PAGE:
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U alum Margaret (Peggy) Lucas contributes both to the economy and the quality of life in Minnesota as the founder of Twin Cities-based Brighton Development Corporation.
U survey shows broad alumni impact
Survey results, governor's proclamation recognize impact
of U alumni on the state and nation
By Jim Thorp
Oct. 30, 2006
Whether they're creating jobs or scholarships, winning local elections or international awards, University of Minnesota alumni are making a difference--and what better time than homecoming to honor their achievements?
The University's recent Connecting With Our Alumni survey revealed that U of M graduates system-wide make key contributions to the economy and quality of life in every county in Minnesota, all 50 states and 63 foreign countries. For example, of the 75,000 survey respondents:
- A total of 14,801 have founded approximately 19,000 companies worldwide, employing 1.1 million people.
- Of those, 7,383 have founded roughly
10,000 companies in Minnesota, employing
half a million people.
"These numbers confirm what we've always suspected: the University produces people who make an unparalleled contribution to a healthy business climate," U President Robert Bruininks says. "When you combine the ingenuity of our students with the high quality academic programs we're able to offer them, you get a great university that is moving our state, region and the nation forward."
And alumni achievement isn't limited to bottom-line contributions. Of those who responded to the survey:
- 10 percent have earned national or international accolades, including academic recognition, Olympic medals, humanitarian awards and military honors.
- 78 percent do volunteer work, and one in 14 has served in elected office.
- 37 percent have led charity organizations, and 23 percent have served on for- and non-profit boards.
- 1,154 own patents, including eight who own more than 200 each.
These accomplishments have not gone unnoticed. Governor Tim Pawlenty has declared Saturday, Nov. 4, to be University of Minnesota Alumni Day (467 K PDF), and University officials are using the week of homecoming on the Twin Cities campus to begin a communications push to share the achievements of outstanding U alumni throughout the region.
"Minnesota is hands-down the best place in the world to be. ... You need to be where you can hire the best people, and there's a great pool of talent in this area," says Brian Brockway.
Margaret (Peggy) Lucas is one such alum. She founded Brighton Development Corporation, a Twin Cities company focused on urban housing for people at all income levels and the winner of a 2004 National Preservation Honor Award for its work on the Mill City Museum complex in Minneapolis.
"The University is truly the engine that drives the economy of this state," says Lucas, who earned both her undergraduate and graduate degrees from the University. "Some states have many research universities. We have only one, and I think the U is going to mean even more to the future of this state with increased globalization, its advances in research, and our knowledge economy."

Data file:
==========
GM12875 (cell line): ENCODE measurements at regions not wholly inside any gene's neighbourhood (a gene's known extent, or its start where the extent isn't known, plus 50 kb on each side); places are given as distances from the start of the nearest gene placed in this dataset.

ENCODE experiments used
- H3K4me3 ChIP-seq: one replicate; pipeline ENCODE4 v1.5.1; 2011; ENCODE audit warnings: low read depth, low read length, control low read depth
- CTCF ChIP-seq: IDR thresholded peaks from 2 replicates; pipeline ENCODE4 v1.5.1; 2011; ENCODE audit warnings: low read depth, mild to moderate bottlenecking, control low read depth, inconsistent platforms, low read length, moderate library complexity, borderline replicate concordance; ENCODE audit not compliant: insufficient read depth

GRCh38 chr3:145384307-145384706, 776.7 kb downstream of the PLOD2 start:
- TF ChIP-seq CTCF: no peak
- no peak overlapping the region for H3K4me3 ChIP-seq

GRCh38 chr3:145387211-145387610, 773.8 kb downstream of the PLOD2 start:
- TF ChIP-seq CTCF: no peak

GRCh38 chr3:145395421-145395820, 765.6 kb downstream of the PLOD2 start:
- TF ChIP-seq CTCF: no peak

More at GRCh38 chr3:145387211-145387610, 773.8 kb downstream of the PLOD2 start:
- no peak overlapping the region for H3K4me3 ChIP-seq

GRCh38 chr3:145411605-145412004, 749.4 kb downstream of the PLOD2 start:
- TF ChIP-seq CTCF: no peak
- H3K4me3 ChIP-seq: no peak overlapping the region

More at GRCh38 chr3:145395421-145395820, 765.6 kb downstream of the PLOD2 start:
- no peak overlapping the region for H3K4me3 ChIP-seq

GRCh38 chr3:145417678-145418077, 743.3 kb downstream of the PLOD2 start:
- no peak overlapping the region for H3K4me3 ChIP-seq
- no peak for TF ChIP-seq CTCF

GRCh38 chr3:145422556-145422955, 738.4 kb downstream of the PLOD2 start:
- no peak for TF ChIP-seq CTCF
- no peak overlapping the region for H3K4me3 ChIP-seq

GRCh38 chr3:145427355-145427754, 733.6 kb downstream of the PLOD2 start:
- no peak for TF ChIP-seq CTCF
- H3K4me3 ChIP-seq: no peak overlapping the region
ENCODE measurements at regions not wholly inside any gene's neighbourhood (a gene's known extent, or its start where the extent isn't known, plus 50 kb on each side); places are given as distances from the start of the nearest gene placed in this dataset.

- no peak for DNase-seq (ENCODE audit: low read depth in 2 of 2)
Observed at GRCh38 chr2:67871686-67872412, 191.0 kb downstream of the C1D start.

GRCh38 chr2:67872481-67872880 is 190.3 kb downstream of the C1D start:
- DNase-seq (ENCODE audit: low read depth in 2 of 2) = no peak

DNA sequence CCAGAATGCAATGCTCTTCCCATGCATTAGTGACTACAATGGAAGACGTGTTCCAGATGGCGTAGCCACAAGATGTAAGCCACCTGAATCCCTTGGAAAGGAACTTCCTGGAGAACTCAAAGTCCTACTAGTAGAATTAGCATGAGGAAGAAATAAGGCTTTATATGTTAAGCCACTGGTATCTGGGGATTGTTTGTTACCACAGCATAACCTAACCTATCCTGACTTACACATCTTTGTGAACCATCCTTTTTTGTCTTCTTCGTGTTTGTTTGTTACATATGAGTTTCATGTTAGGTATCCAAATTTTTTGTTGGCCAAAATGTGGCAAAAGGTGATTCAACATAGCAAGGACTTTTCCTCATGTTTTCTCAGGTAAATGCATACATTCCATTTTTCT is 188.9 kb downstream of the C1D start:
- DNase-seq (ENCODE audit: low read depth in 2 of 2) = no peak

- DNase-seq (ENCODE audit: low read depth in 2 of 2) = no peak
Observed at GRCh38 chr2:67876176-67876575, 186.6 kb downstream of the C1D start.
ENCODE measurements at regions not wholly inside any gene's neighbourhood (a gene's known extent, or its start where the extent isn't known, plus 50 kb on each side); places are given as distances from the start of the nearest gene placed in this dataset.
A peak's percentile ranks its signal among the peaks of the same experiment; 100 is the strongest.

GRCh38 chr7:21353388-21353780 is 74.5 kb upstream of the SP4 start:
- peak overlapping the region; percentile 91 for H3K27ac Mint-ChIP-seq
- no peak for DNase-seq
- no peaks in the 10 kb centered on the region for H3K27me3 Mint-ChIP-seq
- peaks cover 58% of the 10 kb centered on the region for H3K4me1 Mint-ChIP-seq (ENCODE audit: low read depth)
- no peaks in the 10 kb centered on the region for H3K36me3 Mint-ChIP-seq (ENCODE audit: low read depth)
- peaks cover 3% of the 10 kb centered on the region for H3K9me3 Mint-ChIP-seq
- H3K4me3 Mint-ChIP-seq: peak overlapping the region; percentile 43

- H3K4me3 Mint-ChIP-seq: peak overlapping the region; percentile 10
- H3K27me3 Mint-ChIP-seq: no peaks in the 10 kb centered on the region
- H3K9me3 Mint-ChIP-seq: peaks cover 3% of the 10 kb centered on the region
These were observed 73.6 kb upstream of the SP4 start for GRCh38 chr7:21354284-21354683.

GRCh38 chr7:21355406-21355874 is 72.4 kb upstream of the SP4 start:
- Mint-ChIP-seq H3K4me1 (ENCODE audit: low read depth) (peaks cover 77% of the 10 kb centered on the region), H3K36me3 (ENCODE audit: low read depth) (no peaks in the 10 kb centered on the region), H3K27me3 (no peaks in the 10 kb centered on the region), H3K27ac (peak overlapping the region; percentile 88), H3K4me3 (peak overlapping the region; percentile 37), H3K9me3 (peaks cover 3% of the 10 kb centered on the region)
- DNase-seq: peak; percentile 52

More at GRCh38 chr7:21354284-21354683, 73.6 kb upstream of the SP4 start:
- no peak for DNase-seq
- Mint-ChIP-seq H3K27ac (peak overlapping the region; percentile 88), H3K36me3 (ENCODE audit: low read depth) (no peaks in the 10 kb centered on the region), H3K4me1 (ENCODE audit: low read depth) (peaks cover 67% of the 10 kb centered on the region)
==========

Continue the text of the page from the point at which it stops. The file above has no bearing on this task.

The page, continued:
The U attracts talented people to Minnesota, many of whom choose to stay. Consider that:
>> 60 percent of University alumni live in Minnesota, serving local communities.
>> 53 percent of survey respondents have spent their careers in Minnesota.
>> 60 percent of alumni-founded companies are Minnesota companies, generating $100 billion in annual revenue.
In fact, 872 respondents said they:
>> moved to Minnesota to attend the U and
>> founded a Minnesota company that is currently still in business and
>> chose to remain in Minnesota to live and work.
Sources: Connecting With Our Alumni survey, Carlson School of Management alumni survey and Institute of Technology (IT) alumni survey
IT alum and Transoma Medical founder Brian Brockway agrees. "Running a business is really all about creative problem solving," he says. "For our type of business, Minnesota is hands-down the best place in the world to be. When technology and innovation are such a big piece of the business, you need to be where you can hire the best people, and there's a great pool of talent in this area."
The Connecting With Our Alumni study was the largest survey of graduates from all University campuses. More than 300,000 alumni received the survey, which ran from January to May of this year. The 51,133 survey responses were combined with those from similar surveys administered independently by the Carlson School of Management (2005) and IT (2004). The total number of alumni surveyed--from all three surveys--was around 385,000, of which 19 percent responded.
"This survey has provided the most complete picture to date of the many and varied ways U alumni are making a difference in our world," Bruininks says. "Ultimately, it will allow us to forge stronger ties between our graduates and their alma mater, a relationship that is critical to meeting our aspiration to be among the top public research universities in the world. Our sincere thanks to all who participated."
For additional results, analysis, alumni profiles and interactive state maps showing economic impact by county and ZIP code, visit the Connecting With Our Alumni site.
The entrepreneurial spirit of IT alumni also has had a deep impact on the economies of the state, nation and world. (Winter 2006)
Lucas scales lofty heights of success
Peggy Lucas focuses on preservation of urban spaces that others have given up for dead. (Summer 2004)
Carlson School survey highlights economic impact
Approximately 3,257 Carlson alumni-founded companies exist around the world today, with roughly 1,800 in Minnesota. (Winter 2006)
IT alums spur Minnesota economy
Investing in the U's Institute of Technology yields returns for the state of Minnesota. (Spring 2005)
U of M Alumni Association Great Alumni List
Giving Makes Greatness Possible